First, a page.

By - King Stubb & Kasiva on September 5, 2023
Renewable Purchase Obligations or RPOs as the name suggests are statutory mandates laid down by the Ministry of New and Renewable Energy (MNRE) as well as the State Nodal Agencies (SNAs). According to the obligations, it is mandatory for all licensees of electricity distribution to purchase or produce a specified quantity of their electricity stock in form of renewable energy resources. Moreover, the onus of fixing the minimum benchmark of renewable energy stock is fixed by the State Electricity Regulatory Commissions (SERCs), as laid down by the Indian Electricity Act, 2003.
Renewable Energy Certificates or RECs are the tools that, determine and encourage the usage and growth of renewable energy in the market. It is calculated as equivalent to one megawatt – hour of renewable energy using permissible sources of renewable energy.
Since the Renewable Energy Certificates have an instrumental impact on the energy distribution and policy requirements of every state, there are various notifications and rules set by every SERC to govern the production and distribution of renewable energy. Since its inception in the year 2011, renewable energy certificates have been traded in two leading power exchange centres across the country which are the Indian Energy Exchange (IEX) and the Power Exchange of India (PXIL).
In the exercise of powers under Section 86(1)(e) of the Electricity Act 2003 and National Tariff Policy, the renewable purchase obligation targets for each category are specified by the respective SERC, including solar and non – solar energy. Moreover, the concept of obligated entities has also been included which refers to all captive power producers, open access consumers and other energy producers and intermediaries.
There are various objectives of renewable purchasing obligations which include establishing an effective monitoring system at the central level for web-based monitoring of RPOs across the states and union territories, creating user interfaces for eligible entities for keeping a check on their compliances, preparing database systems for analytical modules enabling states to track the effectiveness of their programmes and many other functions. Moreover, there is a huge emphasis on the enforceability mechanism of Renewable Energy Certificates and Renewable Purchase Obligations since the effectiveness of this program depends particularly upon the adherence by the states and union territories.
For the same purpose, it has been mandated by the central government that every state and Union Territory must set up a control room in order to effective tracking of the compliance by various stakeholders with such Renewable Purchase Obligations, along with submitting an annual report to the central government and the ministry by the end of each financial year.
Various industries and business houses have claimed that though renewable energy has been given priority status by the government over conventional sources of energy like thermal power, there is an increased deduction of plant load factor, higher cost of production, increased inefficiency in turn, leading to increased cost to consumers which would lead to an increased burden in the market.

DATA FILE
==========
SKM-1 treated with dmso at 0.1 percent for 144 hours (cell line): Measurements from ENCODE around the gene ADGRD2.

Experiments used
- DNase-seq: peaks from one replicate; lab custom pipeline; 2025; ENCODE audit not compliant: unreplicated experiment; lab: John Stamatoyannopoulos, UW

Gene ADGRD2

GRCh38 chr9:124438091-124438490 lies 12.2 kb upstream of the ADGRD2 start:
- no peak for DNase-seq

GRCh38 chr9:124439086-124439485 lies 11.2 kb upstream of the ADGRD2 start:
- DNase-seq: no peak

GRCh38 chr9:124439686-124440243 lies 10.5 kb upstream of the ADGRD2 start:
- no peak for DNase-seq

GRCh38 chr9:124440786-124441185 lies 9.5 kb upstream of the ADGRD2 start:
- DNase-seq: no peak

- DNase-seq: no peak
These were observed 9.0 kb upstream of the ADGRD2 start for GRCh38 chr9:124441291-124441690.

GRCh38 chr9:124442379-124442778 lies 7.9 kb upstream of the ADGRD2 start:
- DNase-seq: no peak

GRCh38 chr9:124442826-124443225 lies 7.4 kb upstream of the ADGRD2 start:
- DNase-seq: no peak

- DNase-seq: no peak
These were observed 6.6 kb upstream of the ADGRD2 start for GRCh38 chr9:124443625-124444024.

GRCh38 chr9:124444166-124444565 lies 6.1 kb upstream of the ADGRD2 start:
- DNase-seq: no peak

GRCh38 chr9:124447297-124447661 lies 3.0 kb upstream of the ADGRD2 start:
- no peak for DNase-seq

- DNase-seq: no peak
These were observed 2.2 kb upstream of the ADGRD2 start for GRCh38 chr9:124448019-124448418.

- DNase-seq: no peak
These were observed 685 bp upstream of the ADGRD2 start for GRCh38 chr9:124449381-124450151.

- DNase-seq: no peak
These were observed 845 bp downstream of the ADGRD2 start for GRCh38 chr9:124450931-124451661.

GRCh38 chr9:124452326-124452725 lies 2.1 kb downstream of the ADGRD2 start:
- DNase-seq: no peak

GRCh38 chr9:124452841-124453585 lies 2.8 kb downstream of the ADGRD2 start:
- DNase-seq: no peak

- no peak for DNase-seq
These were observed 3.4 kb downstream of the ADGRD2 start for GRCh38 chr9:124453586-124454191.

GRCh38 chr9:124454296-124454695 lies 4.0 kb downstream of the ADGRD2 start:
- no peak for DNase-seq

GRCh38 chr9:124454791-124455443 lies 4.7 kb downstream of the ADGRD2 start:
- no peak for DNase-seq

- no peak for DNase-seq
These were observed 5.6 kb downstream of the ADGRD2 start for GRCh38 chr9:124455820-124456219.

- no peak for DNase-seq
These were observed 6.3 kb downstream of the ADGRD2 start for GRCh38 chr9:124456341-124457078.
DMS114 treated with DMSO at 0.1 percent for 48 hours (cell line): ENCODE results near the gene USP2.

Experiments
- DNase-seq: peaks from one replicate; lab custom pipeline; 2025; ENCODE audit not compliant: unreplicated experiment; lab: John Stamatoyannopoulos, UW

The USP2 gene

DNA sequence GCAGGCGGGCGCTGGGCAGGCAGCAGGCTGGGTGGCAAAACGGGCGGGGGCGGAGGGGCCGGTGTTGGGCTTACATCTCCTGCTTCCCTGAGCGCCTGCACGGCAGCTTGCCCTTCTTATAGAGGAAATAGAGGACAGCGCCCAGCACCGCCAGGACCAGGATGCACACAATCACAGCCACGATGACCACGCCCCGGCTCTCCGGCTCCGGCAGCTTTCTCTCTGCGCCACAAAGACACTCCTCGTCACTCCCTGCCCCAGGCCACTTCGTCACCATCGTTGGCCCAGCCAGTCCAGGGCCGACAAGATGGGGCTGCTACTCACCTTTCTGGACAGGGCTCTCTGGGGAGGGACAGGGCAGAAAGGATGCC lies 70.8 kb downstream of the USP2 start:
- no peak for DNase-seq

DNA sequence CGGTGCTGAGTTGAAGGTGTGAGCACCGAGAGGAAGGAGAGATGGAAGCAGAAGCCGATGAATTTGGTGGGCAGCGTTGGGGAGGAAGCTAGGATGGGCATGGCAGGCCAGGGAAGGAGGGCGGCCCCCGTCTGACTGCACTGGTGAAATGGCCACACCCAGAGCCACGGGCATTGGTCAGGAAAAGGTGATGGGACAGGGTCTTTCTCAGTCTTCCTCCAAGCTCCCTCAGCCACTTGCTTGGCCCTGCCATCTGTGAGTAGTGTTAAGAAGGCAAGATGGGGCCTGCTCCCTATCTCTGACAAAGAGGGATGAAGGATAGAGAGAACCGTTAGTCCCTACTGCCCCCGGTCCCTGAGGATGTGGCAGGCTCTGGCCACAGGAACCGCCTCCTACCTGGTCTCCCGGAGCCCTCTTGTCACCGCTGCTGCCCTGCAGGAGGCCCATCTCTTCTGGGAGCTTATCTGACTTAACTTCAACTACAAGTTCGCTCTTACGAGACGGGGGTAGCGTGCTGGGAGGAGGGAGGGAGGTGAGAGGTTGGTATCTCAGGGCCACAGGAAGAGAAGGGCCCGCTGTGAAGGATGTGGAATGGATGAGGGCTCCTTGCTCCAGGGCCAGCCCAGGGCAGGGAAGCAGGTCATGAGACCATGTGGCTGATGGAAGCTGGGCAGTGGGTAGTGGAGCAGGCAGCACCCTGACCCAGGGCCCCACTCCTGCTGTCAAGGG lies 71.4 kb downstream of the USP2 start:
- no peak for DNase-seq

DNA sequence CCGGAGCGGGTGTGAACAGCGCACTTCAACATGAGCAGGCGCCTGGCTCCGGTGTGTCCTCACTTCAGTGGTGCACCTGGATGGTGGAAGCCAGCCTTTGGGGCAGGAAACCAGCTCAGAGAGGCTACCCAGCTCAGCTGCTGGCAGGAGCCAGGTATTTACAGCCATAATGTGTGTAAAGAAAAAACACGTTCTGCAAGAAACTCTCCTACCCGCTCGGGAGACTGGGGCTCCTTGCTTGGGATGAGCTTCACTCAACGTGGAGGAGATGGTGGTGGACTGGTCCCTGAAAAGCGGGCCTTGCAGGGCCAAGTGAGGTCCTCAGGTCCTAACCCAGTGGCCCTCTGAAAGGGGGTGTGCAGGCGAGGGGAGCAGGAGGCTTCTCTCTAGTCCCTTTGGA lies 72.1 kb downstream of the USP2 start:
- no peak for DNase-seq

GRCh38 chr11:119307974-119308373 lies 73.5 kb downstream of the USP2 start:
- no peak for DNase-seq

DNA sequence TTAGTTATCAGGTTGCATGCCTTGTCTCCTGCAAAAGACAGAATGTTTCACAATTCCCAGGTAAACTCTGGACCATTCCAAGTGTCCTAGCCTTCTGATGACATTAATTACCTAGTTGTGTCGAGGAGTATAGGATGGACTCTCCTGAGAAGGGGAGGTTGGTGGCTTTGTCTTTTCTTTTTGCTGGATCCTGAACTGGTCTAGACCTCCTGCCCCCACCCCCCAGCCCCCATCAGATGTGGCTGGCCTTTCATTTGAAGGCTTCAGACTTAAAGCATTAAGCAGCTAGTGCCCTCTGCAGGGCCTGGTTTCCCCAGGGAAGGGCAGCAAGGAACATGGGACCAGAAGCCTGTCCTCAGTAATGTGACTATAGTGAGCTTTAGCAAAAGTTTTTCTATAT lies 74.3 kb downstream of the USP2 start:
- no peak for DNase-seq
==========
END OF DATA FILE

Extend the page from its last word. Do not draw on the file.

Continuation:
It is essential to develop a proper framework for ensuring compliance and attaching penal consequences for non – compliance in order to give teeth to the REC and RPO mechanism. The Electricity Regulatory Commission of each and every State and Union Territory has been empowered to ensure compliance and frame rules attaching penal consequences for non – adherence.
However, there are various broad penal guidelines that have been inculcated by every state, which are as follows:
Moreover, there are various other deterrent provisions in the same regard which may include the initiation of proceedings against delinquent enterprises, with increasing rates of penalties for subsequent non – compliances. This penal consequence has also acted as a deterrent in the market scenario with various entities taking such provisions seriously and ensuring that complete and robust compliance checks in order to prevent penalties. Due to this, the compliance rate has risen from 52% to 60% across the country in the past year.
The motive of the government to facilitate shifting from conventional sources of energy, such as fossil fuels, to cleaner and more sustainable sources of energy is an instrumental first step towards ensuring sustainable development and meeting global standards for pollution control policies.
The REC and RPO obligations have played a pivotal role in acting as a positive step towards fulfilling the sustainability commitments made by the government and ensuring the accountability of various entities and intermediaries, thereby nudging the market towards renewable and sustainable sources of energy.
However, there still exist a number of issues that need to be addressed in order to ensure stricter compliance mechanism for these projects so that the coverage across the country is fulfilled properly.
Under Section 86(1) (e) of the Electricity Act 2003 ("EA 2003") and the National Tariff Policy 2006, Renewable purchase obligation (RPO), is a mechanism by which the obligated entities are obliged to purchase a certain percentage of electricity from Renewable Energy sources.
RECs are 'green tradeable certificates' that represent the environmental attributes of power generated from RE but not the actual power itself. RECs allow the obligated entities to meet their RPO without actual procurement of RE-generated power.
The Government of India in July 2018 notified the Long-Term growth trajectory of Renewable Purchase Obligations (RPOs) for solar as well as non-solar, uniformly for all States/ Union Territories, reaching 21% of RPO by 2022 with 10.5% for solar based electricity.